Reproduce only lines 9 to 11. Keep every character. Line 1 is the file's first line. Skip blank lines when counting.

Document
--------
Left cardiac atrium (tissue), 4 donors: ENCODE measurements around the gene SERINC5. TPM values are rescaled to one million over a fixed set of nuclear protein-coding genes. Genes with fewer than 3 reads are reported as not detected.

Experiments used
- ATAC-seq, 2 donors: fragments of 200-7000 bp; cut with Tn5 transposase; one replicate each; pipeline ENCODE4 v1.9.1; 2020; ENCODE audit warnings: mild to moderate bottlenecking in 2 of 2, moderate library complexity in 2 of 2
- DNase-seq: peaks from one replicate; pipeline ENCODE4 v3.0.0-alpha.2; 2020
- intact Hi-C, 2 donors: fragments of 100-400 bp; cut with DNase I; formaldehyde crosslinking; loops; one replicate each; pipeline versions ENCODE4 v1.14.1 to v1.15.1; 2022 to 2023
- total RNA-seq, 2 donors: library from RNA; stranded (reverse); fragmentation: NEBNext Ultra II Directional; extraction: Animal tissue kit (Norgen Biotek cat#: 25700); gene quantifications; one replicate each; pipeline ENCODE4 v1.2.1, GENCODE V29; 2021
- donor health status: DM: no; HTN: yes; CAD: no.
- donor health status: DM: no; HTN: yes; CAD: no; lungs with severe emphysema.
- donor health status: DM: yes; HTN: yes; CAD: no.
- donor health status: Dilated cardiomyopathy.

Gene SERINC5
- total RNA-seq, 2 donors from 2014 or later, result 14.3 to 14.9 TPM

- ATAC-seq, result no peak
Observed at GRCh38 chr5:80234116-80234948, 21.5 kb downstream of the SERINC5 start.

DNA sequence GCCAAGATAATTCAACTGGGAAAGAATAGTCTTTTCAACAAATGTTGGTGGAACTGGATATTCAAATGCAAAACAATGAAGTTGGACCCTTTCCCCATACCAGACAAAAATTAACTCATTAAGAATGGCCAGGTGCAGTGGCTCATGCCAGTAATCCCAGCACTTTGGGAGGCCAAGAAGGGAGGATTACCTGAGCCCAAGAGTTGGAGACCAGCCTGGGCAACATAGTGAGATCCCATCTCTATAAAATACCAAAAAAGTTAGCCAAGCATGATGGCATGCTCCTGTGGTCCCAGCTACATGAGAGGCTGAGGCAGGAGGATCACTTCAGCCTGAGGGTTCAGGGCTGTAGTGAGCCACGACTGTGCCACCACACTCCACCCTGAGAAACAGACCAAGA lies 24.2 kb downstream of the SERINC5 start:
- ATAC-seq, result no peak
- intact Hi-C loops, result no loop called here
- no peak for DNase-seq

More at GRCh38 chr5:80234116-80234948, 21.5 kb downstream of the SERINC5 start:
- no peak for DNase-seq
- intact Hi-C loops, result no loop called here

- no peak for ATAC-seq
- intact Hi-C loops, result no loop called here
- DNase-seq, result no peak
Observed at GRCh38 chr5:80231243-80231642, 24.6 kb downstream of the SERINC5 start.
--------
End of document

- donor health status: DM: yes; HTN: yes; CAD: no.
- donor health status: Dilated cardiomyopathy.

Gene SERINC5